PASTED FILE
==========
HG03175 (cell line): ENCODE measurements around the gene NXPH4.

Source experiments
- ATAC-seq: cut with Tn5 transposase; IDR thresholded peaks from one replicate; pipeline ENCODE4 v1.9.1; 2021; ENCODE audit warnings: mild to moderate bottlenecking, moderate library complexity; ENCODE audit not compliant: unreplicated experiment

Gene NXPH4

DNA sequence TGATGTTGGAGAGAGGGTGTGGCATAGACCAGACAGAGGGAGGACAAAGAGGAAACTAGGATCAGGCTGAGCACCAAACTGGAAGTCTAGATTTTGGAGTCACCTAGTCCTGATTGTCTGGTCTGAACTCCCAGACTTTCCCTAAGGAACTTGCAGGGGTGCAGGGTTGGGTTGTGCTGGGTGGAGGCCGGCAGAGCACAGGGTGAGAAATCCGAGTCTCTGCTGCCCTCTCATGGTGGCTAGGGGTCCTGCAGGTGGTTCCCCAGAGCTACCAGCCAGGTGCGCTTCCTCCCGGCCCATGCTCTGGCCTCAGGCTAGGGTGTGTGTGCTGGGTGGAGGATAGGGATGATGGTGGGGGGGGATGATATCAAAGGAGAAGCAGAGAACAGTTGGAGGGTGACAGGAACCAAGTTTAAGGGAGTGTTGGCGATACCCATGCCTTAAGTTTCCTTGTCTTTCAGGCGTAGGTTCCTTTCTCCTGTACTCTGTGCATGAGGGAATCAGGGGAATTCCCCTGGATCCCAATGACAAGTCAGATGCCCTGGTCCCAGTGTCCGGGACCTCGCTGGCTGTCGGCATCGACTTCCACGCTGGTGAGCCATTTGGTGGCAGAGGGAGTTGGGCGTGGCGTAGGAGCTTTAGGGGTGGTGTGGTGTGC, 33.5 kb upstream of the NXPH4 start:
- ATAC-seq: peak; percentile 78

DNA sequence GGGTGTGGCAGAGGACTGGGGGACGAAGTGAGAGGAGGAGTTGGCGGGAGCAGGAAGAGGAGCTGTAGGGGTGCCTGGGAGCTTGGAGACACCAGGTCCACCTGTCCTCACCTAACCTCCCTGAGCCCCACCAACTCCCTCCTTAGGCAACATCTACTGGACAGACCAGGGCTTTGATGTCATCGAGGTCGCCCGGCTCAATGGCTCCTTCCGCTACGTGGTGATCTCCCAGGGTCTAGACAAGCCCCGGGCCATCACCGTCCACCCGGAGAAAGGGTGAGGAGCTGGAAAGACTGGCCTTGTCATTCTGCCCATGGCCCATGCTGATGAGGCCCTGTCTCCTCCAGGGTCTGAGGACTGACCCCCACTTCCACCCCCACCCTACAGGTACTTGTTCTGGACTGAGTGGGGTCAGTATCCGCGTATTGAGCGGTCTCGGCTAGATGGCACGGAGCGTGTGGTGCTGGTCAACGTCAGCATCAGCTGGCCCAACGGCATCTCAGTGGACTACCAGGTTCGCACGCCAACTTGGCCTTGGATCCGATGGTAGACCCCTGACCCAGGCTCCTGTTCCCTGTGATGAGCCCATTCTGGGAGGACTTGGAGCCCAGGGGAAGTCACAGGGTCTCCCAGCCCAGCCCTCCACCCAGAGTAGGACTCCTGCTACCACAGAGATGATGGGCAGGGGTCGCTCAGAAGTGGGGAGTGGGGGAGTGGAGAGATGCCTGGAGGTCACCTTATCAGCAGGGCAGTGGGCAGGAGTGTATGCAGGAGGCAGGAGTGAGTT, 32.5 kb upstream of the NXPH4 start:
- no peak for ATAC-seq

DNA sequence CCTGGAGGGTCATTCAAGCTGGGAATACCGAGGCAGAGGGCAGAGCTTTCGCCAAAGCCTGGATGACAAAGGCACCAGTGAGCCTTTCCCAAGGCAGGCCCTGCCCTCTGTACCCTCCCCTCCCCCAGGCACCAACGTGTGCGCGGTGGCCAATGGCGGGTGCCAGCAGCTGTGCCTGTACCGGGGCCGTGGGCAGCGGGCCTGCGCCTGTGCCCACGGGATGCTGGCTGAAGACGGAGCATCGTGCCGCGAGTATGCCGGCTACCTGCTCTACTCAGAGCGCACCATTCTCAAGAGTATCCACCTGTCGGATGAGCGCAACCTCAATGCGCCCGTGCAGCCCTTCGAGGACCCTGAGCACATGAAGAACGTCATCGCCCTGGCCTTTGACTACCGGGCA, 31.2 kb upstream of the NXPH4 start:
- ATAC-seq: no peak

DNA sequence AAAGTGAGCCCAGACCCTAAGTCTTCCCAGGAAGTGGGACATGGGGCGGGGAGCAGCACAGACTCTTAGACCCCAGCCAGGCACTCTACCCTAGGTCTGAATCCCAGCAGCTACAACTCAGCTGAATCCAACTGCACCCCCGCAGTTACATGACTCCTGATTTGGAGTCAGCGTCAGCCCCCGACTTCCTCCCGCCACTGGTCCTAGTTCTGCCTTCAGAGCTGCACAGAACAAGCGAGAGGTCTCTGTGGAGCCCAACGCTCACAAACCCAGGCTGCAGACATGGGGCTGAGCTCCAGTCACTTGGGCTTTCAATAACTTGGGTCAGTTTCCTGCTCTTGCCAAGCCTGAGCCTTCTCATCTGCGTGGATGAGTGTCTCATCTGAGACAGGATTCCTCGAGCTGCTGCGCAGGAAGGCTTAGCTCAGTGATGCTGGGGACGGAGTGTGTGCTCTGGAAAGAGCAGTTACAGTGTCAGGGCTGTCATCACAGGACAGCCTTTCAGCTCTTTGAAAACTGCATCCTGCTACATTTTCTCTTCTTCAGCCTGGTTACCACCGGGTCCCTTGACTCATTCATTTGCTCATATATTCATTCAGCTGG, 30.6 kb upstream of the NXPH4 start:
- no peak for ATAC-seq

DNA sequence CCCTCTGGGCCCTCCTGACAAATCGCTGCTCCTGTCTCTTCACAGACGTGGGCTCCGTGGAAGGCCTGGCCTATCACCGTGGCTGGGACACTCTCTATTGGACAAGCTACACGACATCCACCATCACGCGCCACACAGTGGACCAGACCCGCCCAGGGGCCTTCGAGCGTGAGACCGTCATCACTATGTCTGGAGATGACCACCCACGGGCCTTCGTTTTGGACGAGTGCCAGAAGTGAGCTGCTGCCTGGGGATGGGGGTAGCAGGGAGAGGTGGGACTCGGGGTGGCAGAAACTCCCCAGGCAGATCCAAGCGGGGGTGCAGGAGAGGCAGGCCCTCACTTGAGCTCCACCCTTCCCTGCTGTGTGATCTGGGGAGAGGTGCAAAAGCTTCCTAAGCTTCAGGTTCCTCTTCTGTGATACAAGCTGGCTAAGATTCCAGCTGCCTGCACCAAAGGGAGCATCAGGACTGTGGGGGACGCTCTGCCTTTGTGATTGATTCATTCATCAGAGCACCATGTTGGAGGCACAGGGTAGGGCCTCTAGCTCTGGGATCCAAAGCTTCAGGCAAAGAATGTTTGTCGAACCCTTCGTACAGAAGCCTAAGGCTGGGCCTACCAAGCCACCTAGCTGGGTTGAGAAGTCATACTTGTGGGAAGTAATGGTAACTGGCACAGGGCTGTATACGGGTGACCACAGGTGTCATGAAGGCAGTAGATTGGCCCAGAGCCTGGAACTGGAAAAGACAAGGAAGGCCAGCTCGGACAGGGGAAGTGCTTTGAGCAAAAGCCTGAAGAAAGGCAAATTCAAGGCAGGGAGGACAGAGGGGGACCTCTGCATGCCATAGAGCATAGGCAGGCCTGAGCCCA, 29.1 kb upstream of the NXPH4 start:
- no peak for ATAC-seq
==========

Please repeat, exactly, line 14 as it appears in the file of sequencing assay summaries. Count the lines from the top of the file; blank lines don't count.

- no peak for ATAC-seq